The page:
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SE Widespread in the E.U. Attributed to Chicken Meat


The European Food Safety Authority and the European Centers for Disease Control are jointly investigating an extensive outbreak of Salmonella Enteritidis (SE) infection, comprising more than 300 diagnosed cases in sixteen nations.  From January through October 2023, 335 laboratory confirmations of SE sequence type 11 have occurred in three clusters.


Nine E.U. member nations and the U.K. were affected in the first cluster with 66 patients principally in the U.K. and France.  The second cluster involved 192 cases in twelve E.U. nations and the U.K. with consumers in the U.K. and France again predominantly affected.


The third cluster comprised 77 patients in nine nations.  Generally, the clusters affected a wide range of ages from toddlers to octogenarians but with the gender ratio approximating equality.


Interviews with patients disclosed consumption of chicken meat frequently stated as ‘kabobs’.  This designation may be in error as it is more likely that shawarma was involved since spit-cooking with shaving of meat from a compressed mass frequently results in a temperature  inadequate to destroy Salmonella.  In addition to Salmonella Enteritidis other Salmonella serotypes were identified including Infantis, Virchow and Typhimurium.  Investigations disclosed that raw chicken products as delivered from processing plants were contaminated and that outbreaks were not consistently associated with either food preparation or type of restaurant.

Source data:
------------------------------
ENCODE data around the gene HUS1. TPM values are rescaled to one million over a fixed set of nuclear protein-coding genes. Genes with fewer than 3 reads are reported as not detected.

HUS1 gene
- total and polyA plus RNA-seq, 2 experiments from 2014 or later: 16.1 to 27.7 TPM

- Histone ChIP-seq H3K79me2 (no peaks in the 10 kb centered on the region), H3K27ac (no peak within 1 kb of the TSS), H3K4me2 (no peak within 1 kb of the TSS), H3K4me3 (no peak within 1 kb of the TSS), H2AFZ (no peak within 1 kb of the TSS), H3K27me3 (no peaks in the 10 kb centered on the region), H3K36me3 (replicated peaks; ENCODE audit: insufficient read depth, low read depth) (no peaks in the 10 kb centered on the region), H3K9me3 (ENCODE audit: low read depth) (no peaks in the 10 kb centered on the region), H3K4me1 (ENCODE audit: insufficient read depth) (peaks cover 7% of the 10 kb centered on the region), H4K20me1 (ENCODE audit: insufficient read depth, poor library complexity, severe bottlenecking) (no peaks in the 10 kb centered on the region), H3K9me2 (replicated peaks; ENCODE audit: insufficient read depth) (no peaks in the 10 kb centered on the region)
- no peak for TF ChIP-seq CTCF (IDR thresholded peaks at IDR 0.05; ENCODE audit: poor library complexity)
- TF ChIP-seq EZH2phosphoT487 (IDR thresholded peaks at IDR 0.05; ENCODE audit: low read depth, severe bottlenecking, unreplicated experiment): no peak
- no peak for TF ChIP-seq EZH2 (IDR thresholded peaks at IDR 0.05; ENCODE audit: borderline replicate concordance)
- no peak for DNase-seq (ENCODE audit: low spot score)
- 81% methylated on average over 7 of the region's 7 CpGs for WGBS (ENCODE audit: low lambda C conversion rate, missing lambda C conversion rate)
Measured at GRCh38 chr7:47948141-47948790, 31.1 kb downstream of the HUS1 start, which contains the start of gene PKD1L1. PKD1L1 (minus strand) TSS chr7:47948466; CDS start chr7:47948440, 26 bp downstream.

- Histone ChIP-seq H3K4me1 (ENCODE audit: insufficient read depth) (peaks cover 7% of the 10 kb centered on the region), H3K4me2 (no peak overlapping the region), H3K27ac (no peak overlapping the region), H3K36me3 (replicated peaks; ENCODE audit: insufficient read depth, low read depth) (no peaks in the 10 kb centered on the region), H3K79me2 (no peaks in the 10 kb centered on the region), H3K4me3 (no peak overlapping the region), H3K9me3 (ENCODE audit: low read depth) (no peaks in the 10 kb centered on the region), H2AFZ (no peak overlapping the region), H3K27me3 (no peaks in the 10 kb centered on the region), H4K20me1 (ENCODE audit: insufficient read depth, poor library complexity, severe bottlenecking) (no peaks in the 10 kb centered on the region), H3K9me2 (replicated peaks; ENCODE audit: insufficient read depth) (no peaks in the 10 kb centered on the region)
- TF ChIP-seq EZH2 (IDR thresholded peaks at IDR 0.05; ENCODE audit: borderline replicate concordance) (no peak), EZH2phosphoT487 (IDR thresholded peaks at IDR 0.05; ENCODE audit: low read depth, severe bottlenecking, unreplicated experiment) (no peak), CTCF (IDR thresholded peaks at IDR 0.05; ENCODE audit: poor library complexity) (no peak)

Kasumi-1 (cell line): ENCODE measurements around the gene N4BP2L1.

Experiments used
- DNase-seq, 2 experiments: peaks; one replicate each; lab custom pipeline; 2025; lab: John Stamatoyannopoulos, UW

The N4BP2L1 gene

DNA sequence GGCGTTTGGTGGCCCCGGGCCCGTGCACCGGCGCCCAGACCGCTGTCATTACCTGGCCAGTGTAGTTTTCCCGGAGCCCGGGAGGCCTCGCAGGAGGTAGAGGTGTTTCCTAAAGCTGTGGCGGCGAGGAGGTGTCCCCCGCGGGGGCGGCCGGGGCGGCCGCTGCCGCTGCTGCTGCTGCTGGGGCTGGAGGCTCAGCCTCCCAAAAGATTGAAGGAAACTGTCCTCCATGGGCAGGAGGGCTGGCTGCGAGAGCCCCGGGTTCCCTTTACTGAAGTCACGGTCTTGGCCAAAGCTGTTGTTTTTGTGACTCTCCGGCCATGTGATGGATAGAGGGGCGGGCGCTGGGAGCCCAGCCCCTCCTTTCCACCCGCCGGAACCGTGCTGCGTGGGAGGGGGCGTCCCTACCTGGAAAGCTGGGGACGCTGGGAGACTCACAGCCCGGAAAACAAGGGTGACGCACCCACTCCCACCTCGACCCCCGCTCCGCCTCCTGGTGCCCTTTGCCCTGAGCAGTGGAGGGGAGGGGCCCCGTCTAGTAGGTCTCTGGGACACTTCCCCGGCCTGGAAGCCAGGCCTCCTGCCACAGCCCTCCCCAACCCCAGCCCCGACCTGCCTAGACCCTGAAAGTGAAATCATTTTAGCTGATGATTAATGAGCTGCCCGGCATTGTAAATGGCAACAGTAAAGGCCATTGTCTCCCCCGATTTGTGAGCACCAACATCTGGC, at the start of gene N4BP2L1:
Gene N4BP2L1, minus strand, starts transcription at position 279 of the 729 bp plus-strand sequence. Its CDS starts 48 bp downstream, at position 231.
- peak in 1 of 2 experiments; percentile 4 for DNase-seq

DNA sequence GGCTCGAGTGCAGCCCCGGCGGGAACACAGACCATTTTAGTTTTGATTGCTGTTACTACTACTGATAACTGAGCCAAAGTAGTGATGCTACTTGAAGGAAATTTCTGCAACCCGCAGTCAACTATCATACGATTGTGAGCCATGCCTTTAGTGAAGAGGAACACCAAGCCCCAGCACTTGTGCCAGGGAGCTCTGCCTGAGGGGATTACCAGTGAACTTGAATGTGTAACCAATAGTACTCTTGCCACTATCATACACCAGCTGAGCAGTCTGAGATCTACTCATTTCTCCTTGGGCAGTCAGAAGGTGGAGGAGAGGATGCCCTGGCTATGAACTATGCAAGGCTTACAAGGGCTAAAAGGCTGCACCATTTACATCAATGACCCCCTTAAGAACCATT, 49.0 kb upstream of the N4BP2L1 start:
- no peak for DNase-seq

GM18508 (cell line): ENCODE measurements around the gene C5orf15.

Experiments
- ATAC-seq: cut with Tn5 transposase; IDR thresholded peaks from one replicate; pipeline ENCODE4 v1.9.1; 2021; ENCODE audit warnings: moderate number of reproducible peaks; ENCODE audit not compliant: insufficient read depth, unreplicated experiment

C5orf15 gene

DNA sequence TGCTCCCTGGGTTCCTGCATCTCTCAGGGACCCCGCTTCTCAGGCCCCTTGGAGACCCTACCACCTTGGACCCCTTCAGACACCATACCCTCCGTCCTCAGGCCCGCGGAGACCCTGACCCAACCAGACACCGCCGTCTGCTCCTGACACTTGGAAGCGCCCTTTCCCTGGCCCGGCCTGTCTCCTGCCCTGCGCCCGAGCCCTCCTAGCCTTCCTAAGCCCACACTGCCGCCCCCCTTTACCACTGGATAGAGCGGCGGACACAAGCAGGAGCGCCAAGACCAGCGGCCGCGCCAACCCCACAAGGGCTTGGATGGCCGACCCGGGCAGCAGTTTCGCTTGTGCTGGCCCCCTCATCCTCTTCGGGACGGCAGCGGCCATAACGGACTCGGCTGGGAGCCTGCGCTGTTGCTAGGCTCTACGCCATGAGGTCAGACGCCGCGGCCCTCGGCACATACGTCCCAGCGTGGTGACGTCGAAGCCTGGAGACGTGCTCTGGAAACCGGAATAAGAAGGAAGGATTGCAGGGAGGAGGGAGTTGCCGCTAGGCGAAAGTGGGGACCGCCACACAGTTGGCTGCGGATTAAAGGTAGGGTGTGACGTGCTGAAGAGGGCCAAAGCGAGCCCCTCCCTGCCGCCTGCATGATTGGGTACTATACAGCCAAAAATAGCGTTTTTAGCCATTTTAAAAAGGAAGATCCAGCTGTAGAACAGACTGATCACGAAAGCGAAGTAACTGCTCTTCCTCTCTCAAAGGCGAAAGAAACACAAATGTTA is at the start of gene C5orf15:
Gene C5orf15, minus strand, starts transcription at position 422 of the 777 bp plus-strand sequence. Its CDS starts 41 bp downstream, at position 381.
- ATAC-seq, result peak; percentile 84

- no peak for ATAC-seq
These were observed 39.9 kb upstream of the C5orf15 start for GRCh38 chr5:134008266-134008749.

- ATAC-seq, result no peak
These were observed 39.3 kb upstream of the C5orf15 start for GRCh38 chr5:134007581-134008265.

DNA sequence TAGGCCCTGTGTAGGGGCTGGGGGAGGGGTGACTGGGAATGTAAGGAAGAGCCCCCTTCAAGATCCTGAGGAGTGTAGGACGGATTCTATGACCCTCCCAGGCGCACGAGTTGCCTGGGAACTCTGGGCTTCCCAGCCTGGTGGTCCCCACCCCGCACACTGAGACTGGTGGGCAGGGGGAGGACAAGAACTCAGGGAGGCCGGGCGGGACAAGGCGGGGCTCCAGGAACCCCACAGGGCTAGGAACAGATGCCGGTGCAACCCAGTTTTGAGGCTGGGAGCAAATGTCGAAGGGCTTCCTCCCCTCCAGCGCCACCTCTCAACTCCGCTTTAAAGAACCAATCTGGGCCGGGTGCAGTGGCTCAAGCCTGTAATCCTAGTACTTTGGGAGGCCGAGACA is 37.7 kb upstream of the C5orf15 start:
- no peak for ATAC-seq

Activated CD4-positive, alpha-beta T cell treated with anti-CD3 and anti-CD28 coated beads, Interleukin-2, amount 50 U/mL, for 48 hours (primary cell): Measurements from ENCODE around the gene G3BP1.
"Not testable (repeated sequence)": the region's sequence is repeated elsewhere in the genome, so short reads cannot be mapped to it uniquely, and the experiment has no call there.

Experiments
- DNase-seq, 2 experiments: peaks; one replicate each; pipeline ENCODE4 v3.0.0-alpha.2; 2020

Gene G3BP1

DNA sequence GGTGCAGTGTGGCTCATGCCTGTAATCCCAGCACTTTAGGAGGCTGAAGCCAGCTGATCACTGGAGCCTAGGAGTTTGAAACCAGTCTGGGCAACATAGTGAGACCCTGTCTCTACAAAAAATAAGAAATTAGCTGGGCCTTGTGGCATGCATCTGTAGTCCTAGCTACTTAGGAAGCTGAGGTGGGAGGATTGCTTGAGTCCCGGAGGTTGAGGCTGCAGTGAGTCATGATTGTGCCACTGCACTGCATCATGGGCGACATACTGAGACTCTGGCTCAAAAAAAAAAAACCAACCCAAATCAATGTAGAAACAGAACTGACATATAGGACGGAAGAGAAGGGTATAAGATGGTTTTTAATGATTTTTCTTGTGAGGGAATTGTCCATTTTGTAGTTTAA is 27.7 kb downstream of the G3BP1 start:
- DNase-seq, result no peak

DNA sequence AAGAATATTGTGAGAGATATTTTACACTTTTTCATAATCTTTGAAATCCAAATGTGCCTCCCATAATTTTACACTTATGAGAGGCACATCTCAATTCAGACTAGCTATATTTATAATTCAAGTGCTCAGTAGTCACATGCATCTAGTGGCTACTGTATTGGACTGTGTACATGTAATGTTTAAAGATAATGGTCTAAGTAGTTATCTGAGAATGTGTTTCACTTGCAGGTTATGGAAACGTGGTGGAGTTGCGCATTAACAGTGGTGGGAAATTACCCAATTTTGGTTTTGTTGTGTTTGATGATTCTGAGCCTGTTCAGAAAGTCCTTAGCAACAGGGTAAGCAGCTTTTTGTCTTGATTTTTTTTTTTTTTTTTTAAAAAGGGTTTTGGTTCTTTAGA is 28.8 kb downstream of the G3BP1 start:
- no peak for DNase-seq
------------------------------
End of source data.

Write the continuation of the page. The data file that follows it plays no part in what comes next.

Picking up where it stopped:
Since 2020, outbreaks of SE in both eggs and chicken have been ascribed to product emanating from Poland since this nation is a major exporter of poultry products to Western Europe. Deficiencies in detection and control of Salmonella infection through the entire chain of production have been documented and specific plants associated with outbreaks have been identified through trace-back investigations.